IVF: chance of getting pregnant even after many attempts
Many doctors estimate the chances of pregnancy after three or four unsuccessful IVF cycles to be so low that they advise against further attempts. But a German meta-analysis now shows that an artificial insemination can even be worthwhile until the ninth attempt.
After unsuccessful in vitro fertilization (IVF), many women lose hope of ever becoming pregnant, and from trial to experiment, the situation is usually more distressing. To investigate the true prospects for pregnancy after many IVF trials, researchers from Berlin have now reviewed the data of more than 156,000 women who underwent artificial insemination in German centers.
For the study did not count the achieved pregnancies, but only how many children actually were born. It turned out that after the first IVF almost every third woman had a child. Many women discontinued treatment after the first unsuccessful attempt, but among those who continued, the proportion of women who had a baby increased from round to round. After six attempts, 65 percent of the women had a baby, and there were still opportunities after that, albeit small ones.
Since it is not known whether women who stop treatment after one or more IVF attempts have the same chance of success as women undergoing further cycles, the researchers immediately made several calculations. In addition to a conservative estimate (which takes the dropout's odds at zero) and an optimal guess (which assumes that the dropouts have the same chances as the repeaters), they still calculated an age-adjusted rate (which takes the woman's age into account) and a prognosis -adjusted estimate. The latter assumes that 30 percent of drop-outs would have had no chance of getting pregnant. In the prognosis-adjusted estimate, which according to the study authors is particularly realistic, the chance of a living child rose from 54 percent after three cycles to 68 percent after nine cycles.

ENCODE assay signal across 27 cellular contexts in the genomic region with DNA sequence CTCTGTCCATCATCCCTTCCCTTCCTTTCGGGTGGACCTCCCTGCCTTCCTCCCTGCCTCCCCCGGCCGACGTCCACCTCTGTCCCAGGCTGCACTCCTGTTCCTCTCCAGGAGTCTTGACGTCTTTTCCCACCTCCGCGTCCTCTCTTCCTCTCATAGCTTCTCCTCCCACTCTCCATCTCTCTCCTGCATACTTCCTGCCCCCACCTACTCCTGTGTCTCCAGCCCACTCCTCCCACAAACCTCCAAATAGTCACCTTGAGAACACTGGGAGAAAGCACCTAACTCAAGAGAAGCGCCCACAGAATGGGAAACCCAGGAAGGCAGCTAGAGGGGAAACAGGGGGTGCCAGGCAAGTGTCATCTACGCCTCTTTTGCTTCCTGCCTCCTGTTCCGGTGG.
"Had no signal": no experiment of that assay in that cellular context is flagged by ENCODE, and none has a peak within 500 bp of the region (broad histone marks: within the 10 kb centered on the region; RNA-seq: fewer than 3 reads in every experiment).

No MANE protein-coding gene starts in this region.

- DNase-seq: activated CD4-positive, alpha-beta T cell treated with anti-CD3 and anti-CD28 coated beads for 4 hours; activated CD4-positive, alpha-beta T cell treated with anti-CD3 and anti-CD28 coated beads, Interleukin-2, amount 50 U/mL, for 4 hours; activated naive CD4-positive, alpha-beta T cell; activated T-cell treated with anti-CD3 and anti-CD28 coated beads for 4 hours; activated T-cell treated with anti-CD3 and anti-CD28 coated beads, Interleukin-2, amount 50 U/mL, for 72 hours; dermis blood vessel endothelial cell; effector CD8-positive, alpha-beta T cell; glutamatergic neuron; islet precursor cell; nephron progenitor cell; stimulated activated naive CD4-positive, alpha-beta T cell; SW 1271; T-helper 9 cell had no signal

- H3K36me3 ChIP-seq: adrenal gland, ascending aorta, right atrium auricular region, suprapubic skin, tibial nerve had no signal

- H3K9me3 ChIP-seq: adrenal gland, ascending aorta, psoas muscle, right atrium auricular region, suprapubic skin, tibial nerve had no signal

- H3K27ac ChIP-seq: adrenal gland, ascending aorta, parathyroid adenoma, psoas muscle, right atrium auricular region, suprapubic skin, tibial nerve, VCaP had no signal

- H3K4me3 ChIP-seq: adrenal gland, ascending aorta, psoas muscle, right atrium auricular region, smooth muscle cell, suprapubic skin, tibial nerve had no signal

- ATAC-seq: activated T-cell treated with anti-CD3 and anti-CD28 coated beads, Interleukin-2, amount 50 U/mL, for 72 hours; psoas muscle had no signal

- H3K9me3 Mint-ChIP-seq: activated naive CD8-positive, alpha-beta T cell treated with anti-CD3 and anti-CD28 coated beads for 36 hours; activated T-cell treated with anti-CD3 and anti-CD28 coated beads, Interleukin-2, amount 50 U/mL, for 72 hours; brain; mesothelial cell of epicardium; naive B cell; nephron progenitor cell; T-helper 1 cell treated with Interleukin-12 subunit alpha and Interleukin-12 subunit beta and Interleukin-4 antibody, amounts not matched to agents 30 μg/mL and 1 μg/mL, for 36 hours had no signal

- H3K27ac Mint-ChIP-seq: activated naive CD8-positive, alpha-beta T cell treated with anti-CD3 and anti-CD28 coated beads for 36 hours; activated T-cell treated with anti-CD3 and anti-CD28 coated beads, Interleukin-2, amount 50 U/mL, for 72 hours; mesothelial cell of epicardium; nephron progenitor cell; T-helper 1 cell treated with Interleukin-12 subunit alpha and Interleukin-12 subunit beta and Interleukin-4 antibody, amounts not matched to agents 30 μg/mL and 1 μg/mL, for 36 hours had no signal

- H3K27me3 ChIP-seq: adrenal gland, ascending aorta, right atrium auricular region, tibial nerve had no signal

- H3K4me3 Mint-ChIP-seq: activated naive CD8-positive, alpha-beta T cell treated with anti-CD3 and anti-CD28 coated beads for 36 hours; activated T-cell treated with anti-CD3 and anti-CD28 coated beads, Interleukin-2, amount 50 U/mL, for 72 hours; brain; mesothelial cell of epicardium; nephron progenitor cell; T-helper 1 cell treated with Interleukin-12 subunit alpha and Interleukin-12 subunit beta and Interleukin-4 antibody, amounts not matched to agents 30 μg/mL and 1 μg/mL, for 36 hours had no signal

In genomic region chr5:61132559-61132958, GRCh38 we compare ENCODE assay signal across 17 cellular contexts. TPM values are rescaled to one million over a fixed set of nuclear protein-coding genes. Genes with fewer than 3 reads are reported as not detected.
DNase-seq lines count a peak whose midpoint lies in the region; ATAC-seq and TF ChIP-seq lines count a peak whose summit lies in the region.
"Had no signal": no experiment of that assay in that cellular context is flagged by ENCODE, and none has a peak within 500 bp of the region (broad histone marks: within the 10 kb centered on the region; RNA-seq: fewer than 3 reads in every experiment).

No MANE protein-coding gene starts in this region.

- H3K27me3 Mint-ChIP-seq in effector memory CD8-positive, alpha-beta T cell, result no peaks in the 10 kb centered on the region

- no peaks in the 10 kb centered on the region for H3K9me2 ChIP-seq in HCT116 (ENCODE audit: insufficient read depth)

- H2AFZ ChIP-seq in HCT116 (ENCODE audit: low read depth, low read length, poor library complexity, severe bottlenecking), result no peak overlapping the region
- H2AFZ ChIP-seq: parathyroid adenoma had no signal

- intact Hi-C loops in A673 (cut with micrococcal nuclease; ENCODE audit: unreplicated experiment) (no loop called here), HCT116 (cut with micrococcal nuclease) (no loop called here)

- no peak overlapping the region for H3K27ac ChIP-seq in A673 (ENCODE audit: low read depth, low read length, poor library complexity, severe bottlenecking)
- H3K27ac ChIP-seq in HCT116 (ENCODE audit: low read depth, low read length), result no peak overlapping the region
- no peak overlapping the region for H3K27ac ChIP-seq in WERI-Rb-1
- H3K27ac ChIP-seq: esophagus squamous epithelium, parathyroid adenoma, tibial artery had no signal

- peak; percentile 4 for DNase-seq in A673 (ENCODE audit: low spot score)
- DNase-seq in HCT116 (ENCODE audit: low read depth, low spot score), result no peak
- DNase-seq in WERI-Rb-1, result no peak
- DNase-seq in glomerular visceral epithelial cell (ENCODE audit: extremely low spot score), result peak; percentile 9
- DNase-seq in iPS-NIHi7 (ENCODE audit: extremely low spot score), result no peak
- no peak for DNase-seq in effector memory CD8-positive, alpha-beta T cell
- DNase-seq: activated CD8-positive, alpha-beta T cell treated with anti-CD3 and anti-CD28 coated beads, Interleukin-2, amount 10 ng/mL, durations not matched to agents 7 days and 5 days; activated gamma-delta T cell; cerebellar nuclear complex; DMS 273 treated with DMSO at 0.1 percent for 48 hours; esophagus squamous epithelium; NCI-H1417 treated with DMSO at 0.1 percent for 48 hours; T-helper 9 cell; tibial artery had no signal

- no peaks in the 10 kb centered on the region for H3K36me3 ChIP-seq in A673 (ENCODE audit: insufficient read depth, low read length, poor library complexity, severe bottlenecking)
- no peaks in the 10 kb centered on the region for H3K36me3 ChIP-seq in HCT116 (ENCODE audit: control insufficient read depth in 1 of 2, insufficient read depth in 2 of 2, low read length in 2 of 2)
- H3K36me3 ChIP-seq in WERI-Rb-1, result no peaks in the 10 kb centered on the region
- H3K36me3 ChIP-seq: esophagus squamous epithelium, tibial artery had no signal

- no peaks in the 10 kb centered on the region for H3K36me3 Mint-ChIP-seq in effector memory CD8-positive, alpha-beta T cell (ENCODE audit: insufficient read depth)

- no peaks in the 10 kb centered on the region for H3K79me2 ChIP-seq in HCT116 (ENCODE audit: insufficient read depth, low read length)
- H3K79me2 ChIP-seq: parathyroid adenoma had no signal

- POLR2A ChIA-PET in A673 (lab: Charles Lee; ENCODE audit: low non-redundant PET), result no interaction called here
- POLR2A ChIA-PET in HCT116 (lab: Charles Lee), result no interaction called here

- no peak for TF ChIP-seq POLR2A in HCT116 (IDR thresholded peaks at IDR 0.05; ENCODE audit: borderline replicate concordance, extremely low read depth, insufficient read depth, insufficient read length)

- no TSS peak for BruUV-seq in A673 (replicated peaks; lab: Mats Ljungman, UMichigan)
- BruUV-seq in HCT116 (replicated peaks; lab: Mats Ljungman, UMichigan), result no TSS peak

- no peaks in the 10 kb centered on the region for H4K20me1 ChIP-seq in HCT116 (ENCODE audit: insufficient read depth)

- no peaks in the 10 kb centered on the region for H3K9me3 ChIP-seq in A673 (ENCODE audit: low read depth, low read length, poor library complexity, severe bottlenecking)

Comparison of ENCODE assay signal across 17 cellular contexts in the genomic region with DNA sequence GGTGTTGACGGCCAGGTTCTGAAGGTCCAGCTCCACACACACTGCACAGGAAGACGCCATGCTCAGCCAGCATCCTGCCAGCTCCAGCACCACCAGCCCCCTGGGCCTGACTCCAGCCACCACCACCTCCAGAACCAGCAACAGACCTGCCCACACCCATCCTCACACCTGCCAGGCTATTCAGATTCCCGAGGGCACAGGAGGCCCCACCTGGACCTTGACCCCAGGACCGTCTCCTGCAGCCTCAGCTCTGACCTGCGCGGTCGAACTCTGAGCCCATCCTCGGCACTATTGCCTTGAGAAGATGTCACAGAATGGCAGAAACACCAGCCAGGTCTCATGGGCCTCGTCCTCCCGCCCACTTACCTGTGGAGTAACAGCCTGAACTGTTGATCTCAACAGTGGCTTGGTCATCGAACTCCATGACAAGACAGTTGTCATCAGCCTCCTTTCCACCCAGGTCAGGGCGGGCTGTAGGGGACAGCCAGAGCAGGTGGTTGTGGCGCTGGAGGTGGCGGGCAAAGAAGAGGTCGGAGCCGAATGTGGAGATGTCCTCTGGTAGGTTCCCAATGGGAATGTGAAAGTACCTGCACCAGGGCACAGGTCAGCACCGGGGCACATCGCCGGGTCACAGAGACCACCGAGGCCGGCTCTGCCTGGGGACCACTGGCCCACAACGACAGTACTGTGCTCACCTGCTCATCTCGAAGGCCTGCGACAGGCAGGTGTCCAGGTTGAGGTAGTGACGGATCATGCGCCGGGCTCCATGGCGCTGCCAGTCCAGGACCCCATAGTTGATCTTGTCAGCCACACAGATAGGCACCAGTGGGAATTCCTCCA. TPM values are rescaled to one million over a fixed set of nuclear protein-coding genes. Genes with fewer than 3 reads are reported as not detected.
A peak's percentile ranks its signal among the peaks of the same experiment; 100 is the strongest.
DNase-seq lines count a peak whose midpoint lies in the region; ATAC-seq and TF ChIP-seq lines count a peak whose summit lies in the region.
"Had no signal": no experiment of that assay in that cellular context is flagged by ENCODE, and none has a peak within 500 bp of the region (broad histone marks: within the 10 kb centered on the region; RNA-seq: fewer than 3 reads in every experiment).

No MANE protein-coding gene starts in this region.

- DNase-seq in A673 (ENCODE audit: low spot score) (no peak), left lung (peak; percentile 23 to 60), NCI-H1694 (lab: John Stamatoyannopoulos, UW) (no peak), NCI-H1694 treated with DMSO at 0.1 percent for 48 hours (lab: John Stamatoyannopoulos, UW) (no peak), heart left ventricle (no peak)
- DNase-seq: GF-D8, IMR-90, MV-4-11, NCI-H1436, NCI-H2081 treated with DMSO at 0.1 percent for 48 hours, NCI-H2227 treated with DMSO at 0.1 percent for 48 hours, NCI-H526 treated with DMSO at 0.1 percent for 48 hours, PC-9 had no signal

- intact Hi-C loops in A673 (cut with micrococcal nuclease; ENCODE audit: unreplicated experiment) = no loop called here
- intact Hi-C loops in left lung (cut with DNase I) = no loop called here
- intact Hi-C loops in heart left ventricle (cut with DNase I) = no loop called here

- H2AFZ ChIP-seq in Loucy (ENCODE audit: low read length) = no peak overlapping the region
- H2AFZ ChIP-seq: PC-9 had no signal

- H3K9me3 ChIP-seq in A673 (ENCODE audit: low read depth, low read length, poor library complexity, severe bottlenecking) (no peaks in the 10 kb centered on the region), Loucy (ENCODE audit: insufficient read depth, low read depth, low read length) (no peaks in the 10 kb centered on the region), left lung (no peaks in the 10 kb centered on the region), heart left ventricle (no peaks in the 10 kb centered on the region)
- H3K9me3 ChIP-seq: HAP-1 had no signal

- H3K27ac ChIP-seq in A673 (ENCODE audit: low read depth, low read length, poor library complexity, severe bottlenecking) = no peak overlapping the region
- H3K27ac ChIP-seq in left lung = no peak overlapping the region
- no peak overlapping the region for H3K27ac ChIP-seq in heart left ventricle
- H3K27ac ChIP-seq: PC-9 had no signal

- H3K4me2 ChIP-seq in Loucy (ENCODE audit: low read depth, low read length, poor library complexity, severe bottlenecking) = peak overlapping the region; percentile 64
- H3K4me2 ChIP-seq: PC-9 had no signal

This is how an in vitro fertilization works
Many people who are interested in fertility treatment have already heard of in vitro fertilization (IVF), but they have a limited understanding of the treatment itself. The many unanswered questions often lead to uncertainties.
IVF is one of today's common treatment methods within reproductive medicine. The term comes from the Latin and means "fertilization in the glass". In this form of assisted fertilization, ovum and sperm do not merge in the oviduct of the woman, but are brought together in the test tube.
At the beginning of each IVF treatment is a detailed interview with the patient. In the course of various preliminary examinations, the general state of health as well as the medical history of the patient are clarified. This pre-treatment phase usually takes three to four weeks and allows the doctor to clarify the causes of unwanted childlessness and to set up an individualized treatment plan.